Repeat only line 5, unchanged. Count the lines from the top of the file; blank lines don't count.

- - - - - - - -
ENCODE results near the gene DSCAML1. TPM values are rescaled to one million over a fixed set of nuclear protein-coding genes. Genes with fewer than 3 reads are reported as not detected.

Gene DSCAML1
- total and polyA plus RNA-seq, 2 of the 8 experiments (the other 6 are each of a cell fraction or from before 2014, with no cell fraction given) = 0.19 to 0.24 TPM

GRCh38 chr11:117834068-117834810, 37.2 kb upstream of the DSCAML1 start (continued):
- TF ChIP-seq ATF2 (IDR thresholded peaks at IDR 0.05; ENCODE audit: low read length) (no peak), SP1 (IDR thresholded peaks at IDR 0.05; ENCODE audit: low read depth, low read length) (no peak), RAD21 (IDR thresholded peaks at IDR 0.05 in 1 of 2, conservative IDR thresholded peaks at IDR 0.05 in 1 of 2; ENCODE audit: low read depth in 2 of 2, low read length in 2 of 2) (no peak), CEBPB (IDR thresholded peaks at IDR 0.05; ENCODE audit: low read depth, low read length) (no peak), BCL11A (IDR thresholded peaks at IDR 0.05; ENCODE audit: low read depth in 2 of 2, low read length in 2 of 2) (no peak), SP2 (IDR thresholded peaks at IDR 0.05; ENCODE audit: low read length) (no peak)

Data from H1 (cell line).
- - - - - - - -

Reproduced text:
- TF ChIP-seq ATF2 (IDR thresholded peaks at IDR 0.05; ENCODE audit: low read length) (no peak), SP1 (IDR thresholded peaks at IDR 0.05; ENCODE audit: low read depth, low read length) (no peak), RAD21 (IDR thresholded peaks at IDR 0.05 in 1 of 2, conservative IDR thresholded peaks at IDR 0.05 in 1 of 2; ENCODE audit: low read depth in 2 of 2, low read length in 2 of 2) (no peak), CEBPB (IDR thresholded peaks at IDR 0.05; ENCODE audit: low read depth, low read length) (no peak), BCL11A (IDR thresholded peaks at IDR 0.05; ENCODE audit: low read depth in 2 of 2, low read length in 2 of 2) (no peak), SP2 (IDR thresholded peaks at IDR 0.05; ENCODE audit: low read length) (no peak)